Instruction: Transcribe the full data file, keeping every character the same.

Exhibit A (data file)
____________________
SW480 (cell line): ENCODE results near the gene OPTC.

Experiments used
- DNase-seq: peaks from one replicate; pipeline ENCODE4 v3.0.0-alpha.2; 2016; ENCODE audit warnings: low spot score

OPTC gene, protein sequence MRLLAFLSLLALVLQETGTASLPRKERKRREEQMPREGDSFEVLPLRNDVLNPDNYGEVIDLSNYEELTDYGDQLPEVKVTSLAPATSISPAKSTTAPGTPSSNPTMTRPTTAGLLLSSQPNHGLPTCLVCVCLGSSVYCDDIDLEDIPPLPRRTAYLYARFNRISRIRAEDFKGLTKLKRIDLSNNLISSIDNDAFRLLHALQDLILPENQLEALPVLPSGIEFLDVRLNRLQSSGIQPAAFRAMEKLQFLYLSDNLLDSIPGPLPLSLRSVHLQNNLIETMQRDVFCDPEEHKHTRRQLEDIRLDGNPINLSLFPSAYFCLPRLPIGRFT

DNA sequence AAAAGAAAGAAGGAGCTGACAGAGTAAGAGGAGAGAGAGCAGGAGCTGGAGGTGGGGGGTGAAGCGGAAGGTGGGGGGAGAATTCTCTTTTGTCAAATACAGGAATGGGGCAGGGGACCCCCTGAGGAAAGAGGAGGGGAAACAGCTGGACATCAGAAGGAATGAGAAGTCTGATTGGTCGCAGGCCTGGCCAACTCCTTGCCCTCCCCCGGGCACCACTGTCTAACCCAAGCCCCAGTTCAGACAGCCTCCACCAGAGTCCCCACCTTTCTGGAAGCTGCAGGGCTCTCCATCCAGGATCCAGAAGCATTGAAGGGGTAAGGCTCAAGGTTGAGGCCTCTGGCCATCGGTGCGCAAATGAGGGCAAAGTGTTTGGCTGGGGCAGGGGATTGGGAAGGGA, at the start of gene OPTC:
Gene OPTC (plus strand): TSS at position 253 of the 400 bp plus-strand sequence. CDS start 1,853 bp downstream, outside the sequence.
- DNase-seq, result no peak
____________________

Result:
SW480 (cell line): ENCODE results near the gene OPTC.

Experiments used
- DNase-seq: peaks from one replicate; pipeline ENCODE4 v3.0.0-alpha.2; 2016; ENCODE audit warnings: low spot score

OPTC gene, protein sequence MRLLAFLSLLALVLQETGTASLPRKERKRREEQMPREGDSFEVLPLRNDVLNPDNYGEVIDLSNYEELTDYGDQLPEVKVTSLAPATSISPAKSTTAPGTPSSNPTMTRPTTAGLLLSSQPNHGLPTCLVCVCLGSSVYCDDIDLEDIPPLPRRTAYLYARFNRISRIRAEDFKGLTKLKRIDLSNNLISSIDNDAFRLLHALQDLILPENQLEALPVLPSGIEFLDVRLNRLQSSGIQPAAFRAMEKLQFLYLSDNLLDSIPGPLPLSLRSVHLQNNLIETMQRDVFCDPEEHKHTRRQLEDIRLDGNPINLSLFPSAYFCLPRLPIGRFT

DNA sequence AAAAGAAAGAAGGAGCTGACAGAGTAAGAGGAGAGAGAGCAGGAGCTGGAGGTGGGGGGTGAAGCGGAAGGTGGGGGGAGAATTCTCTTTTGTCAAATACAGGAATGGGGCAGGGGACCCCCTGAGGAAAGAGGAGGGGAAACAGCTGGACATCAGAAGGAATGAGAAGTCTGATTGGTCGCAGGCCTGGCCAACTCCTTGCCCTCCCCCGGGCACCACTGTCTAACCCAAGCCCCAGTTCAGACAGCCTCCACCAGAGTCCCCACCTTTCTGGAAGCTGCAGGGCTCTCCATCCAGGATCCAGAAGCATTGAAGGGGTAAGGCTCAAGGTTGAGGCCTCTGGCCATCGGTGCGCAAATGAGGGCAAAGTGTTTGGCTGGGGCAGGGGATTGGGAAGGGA, at the start of gene OPTC:
Gene OPTC (plus strand): TSS at position 253 of the 400 bp plus-strand sequence. CDS start 1,853 bp downstream, outside the sequence.
- DNase-seq, result no peak